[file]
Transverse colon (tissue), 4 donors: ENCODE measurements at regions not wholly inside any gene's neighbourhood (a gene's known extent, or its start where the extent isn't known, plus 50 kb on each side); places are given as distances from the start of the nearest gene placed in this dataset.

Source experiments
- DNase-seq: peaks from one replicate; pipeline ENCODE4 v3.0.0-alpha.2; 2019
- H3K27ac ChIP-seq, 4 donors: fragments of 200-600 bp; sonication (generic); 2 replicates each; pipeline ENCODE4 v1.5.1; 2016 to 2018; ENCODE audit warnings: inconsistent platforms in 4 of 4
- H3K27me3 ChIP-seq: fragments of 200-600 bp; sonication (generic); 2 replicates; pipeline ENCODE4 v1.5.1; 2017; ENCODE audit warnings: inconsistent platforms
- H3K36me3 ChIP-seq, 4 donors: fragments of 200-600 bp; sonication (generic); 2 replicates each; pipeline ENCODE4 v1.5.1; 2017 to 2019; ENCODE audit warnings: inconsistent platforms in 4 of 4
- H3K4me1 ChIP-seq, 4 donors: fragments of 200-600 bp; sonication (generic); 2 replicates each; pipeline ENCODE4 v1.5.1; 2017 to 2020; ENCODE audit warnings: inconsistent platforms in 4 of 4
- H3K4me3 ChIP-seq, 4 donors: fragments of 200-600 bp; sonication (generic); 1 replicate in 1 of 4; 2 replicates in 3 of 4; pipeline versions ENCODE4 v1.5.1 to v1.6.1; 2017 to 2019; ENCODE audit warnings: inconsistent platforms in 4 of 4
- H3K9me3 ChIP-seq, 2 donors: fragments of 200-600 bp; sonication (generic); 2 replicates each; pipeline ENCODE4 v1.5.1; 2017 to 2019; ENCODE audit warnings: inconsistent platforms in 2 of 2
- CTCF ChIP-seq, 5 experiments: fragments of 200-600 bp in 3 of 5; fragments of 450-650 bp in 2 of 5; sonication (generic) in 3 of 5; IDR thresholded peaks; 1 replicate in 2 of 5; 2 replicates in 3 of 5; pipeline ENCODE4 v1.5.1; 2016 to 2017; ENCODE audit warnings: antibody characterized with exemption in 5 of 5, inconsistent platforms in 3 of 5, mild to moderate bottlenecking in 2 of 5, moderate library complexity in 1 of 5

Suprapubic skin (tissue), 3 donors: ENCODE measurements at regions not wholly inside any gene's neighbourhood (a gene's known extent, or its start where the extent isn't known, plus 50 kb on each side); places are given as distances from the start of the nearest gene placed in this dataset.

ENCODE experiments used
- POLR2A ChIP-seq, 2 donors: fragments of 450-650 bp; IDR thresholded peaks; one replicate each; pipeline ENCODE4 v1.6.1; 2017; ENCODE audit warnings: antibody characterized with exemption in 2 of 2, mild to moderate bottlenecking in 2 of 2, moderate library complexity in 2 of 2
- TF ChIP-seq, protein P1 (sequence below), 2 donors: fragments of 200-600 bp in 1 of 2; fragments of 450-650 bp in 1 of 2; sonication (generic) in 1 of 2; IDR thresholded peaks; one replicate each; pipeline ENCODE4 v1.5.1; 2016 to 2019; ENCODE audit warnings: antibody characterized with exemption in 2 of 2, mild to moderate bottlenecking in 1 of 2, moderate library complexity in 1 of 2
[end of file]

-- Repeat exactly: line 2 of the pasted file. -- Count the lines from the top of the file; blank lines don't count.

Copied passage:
Source experiments